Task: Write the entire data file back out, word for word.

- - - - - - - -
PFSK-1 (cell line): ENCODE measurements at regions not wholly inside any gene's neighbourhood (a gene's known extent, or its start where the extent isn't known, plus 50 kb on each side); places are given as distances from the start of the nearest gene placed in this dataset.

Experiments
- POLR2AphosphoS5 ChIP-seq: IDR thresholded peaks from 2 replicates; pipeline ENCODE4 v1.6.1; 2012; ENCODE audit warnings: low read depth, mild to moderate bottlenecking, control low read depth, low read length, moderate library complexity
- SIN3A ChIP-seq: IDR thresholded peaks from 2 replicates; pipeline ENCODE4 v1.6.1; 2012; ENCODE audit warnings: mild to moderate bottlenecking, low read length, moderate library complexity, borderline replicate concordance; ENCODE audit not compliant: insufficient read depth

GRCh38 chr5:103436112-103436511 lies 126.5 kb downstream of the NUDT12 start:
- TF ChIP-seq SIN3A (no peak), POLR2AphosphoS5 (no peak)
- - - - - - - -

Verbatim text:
PFSK-1 (cell line): ENCODE measurements at regions not wholly inside any gene's neighbourhood (a gene's known extent, or its start where the extent isn't known, plus 50 kb on each side); places are given as distances from the start of the nearest gene placed in this dataset.

Experiments
- POLR2AphosphoS5 ChIP-seq: IDR thresholded peaks from 2 replicates; pipeline ENCODE4 v1.6.1; 2012; ENCODE audit warnings: low read depth, mild to moderate bottlenecking, control low read depth, low read length, moderate library complexity
- SIN3A ChIP-seq: IDR thresholded peaks from 2 replicates; pipeline ENCODE4 v1.6.1; 2012; ENCODE audit warnings: mild to moderate bottlenecking, low read length, moderate library complexity, borderline replicate concordance; ENCODE audit not compliant: insufficient read depth

GRCh38 chr5:103436112-103436511 lies 126.5 kb downstream of the NUDT12 start:
- TF ChIP-seq SIN3A (no peak), POLR2AphosphoS5 (no peak)